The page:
The Difference Between Endoscopy, Gastroscopy, and Colonoscopy

Endoscopy is the term used to describe the direct visiual inspection of any part of the interior of the body, by means of an optical viewing instrument referred to as an endoscope, introduced through a natural orifice or through a small surgical incision. Natural ports of entry are used for procedures such as viewing the gastrointestinal tract, respiratory tract, and colon. Artificial ports of entry are typically used in procedures such as laparoscopy (examination of the abdominal cavity or performance of minor abdominal surgery using a laparoscope) and arthroscopy (the use of an arthroscope to diagnose an injury to or disease of a joint or to perform minor surgery on a joint). Endoscopy encompasses many techniques and is performed for a large variety of reasons.


Gastroscopy, also referred to as upper gastro intestinal endoscopy and esophageo gastro duodenoscopy, is a particular type of endoscopy that is specifically used to inspect the upper gastro intestinal tract - the esophagus, stomach, and duodenum. Gastroscopy is performed with the intention of looking for abnormalities, obtaining a biopsy, or in treatments such as banding (the use of elastic bands to apply pressure and constrict parts of the body such as a bleeding hemorrhoid or esophageal varix) and sclerotherapy (a treatment for esophageal bleeding that involves the use of an endoscope and the injection of a sclerosing solution into the veins). While endoscopy can utilize surgical incisions depending on the intended procedure and area of viewing, gastroscopy is limited to insertion of the endoscope through the mouth. Both imaging procedures use the same instrument, an endoscope, and both can be enhanced with ultrasound. While endoscopy may require general anesthesia, gastroscopy requires only local anesthesia and sedation. Symptoms that may require gastroscopy include vomiting blood, stomach pain, difficulty swallowing, or suspected ulcer.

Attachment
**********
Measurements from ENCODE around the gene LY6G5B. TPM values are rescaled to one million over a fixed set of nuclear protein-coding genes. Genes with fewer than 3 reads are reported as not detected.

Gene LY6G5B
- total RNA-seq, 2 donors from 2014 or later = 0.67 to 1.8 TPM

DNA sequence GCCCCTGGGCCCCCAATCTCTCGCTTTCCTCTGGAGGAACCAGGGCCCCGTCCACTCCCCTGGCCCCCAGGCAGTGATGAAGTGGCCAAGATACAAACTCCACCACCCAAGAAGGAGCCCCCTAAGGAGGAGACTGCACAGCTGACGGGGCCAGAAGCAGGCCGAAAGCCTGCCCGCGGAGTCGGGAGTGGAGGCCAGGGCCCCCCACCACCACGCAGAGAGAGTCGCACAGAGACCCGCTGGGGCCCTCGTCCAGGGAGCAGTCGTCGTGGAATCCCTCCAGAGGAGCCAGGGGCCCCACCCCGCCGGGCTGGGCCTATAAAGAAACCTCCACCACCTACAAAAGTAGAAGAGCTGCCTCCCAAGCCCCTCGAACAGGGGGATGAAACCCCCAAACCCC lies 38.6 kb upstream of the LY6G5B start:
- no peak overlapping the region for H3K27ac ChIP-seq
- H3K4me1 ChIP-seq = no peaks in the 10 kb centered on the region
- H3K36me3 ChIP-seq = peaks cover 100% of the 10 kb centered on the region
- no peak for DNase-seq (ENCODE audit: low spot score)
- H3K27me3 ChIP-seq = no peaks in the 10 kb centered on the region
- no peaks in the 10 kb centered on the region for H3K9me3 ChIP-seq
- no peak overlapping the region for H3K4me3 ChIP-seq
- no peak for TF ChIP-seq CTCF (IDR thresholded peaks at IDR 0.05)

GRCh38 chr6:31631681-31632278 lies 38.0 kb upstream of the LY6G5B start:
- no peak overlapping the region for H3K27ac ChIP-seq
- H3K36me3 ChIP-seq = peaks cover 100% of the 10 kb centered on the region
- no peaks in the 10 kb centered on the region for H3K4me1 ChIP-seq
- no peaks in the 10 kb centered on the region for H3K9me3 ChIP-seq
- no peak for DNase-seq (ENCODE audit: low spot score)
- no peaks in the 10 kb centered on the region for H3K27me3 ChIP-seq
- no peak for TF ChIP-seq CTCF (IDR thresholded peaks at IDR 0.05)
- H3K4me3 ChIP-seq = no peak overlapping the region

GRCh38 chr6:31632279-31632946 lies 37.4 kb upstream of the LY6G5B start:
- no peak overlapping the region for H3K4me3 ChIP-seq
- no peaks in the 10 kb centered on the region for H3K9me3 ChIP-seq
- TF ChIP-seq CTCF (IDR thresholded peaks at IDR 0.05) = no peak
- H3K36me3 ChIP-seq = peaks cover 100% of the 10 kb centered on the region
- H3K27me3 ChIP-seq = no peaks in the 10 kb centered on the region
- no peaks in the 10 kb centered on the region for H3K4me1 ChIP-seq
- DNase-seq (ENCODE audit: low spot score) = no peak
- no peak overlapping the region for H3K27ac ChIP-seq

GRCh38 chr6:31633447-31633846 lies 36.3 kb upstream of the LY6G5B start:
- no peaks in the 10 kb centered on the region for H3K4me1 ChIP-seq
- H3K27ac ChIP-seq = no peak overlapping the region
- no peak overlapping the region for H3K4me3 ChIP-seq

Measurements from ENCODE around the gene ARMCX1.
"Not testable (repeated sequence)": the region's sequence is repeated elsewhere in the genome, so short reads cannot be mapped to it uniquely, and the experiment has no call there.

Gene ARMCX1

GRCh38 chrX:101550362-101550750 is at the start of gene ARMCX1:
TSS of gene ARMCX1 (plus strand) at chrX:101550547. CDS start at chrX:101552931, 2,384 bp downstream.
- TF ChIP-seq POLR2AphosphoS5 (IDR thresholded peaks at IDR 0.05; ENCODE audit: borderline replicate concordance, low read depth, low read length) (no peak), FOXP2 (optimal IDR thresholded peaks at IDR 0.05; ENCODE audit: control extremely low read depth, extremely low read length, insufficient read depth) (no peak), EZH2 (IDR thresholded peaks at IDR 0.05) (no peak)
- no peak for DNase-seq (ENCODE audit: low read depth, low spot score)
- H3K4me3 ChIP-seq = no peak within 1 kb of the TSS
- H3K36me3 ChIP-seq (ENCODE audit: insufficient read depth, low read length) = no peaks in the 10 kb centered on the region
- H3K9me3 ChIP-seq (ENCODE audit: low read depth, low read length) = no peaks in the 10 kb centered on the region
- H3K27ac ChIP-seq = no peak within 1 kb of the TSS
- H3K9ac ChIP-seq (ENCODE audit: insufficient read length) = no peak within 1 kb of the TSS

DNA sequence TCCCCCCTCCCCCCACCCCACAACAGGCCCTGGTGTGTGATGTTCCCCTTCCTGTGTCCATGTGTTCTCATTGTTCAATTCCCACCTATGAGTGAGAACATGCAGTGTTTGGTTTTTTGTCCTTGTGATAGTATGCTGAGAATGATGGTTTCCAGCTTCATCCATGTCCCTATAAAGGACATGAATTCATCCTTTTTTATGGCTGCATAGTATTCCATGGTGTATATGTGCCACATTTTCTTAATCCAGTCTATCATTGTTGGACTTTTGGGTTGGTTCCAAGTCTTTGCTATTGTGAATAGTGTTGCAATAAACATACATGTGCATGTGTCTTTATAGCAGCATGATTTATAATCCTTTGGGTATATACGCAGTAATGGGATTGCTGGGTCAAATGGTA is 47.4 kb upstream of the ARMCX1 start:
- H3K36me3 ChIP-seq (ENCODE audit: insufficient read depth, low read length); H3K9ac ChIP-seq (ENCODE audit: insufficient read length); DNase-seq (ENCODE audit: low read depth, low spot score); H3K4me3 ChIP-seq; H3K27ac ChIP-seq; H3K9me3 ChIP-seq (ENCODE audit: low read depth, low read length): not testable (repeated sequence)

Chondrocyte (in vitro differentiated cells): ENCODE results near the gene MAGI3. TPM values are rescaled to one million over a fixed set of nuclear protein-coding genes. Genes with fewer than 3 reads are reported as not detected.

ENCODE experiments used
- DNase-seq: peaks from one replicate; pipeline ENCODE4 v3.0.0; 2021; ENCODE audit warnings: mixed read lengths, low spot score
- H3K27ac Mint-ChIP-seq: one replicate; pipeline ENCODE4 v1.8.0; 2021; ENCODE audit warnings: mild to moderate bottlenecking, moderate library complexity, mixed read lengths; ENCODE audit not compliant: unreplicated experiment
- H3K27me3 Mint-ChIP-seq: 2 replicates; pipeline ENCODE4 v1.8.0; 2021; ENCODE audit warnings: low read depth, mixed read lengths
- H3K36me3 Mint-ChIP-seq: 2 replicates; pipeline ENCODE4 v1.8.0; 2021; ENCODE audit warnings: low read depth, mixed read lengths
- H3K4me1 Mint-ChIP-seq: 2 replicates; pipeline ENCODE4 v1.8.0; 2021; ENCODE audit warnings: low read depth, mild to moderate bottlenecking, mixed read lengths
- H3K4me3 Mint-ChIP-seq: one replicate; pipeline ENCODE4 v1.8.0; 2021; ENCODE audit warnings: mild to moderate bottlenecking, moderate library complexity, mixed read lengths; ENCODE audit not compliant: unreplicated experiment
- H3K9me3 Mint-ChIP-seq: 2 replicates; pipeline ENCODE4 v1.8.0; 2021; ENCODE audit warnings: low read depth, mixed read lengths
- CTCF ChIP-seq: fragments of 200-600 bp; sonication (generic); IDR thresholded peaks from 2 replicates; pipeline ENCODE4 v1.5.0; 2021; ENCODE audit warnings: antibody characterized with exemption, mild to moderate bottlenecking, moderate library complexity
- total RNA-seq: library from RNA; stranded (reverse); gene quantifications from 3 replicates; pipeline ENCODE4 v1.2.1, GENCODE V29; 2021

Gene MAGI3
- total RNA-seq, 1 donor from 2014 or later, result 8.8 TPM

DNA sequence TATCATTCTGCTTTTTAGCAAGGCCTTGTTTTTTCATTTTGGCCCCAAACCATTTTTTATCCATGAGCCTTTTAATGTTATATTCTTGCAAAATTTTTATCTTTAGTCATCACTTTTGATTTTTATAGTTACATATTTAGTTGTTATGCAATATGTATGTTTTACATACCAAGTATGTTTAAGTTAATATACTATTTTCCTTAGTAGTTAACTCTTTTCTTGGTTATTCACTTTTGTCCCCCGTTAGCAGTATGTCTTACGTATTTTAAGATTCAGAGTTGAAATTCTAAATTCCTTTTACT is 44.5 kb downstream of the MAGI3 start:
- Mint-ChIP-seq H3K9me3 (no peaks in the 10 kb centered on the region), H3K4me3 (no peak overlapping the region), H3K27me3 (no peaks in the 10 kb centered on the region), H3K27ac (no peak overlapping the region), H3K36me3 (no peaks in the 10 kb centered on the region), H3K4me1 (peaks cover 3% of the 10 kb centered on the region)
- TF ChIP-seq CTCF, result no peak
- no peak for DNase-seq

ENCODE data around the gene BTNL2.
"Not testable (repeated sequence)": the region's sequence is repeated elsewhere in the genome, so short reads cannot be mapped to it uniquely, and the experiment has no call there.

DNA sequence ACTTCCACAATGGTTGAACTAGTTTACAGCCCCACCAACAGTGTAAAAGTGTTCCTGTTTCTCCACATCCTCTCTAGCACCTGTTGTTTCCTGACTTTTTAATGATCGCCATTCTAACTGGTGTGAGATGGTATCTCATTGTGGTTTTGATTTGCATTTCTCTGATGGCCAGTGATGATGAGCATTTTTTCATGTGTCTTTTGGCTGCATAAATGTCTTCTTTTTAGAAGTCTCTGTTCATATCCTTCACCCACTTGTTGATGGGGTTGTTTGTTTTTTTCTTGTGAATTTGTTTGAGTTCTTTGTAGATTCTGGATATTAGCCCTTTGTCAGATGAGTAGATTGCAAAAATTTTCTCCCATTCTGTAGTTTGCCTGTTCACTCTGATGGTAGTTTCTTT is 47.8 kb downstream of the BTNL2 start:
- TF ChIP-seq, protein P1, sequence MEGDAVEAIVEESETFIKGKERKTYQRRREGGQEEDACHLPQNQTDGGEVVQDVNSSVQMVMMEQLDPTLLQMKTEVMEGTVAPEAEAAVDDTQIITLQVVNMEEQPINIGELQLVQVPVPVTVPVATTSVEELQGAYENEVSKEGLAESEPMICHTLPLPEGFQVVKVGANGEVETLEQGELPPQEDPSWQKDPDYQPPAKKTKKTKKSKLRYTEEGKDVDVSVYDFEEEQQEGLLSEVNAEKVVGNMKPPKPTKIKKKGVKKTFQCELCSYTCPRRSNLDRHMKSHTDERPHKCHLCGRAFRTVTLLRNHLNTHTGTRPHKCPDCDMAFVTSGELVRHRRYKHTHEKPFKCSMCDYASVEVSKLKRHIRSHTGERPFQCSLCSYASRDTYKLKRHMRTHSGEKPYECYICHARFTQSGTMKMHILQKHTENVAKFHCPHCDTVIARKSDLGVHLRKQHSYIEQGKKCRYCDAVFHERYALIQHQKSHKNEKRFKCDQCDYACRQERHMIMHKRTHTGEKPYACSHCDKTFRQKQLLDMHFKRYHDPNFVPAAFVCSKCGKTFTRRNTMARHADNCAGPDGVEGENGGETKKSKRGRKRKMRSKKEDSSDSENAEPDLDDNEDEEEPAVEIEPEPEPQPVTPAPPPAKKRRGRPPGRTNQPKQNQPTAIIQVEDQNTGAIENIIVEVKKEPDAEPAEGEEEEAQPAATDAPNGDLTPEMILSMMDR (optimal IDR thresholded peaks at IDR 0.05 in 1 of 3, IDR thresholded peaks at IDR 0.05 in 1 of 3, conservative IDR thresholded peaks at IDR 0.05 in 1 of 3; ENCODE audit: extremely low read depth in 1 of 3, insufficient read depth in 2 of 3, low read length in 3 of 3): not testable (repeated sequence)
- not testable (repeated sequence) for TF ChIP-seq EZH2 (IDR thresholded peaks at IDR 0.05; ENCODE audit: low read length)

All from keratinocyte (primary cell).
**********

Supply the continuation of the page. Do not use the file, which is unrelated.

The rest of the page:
Colonoscopy is essentially the opposite of gastroscopy. Colonoscopy is performed with the intention of viewing the rectum and colon. The device is inserted through the anus, and advanced to the large intestine, extending up as high as the end of the small intestine. Colonoscopy allows an examination of the entire colon, though a more specific procedure called sigmoidoscopy may be sufficient. Sigmoidoscopy only examines up to the sigmoid, the most distal part of the colon. In some cases, both colonoscopy and gastroscopy may be performed at the same time. Colonoscopy may be performed to determine the cause of dark blood in the stool, to test for abnormalities in the colon, such as polyps that may indicate cancer, to test for inflammatory bowel disease, or to determine the cause of anemia, for example.

Endoscopy is considered a minimally invasive procedure, and complications for all procedures may include perforation or bleeding, reaction to the medicine used for sedation, and infection. In rare cases, nerve damage may occur. For gastroscopic procedures, side effects patients may typically experience include a sore throat, or a temporary loss of the gag reflex. The most common side effects patients may experience after a colonoscopy is a feeling of cramping or bloating, which is usually relieved after the passage of gas. Patients should always discuss risks and complications thoroughly with their physician before having any surgical procedure.




M.D. Endoscopy

As the industry leader of pre-owned, refurbished and used endoscopy equipment, M.D. Endoscopy, Inc. offers one of the largest inventories of endoscopes in the world. We offer products from all major manufacturers including but not limited to Olympus, Pentax and Fujinon with the only and most comprehensive 24-month warranty in the industry.

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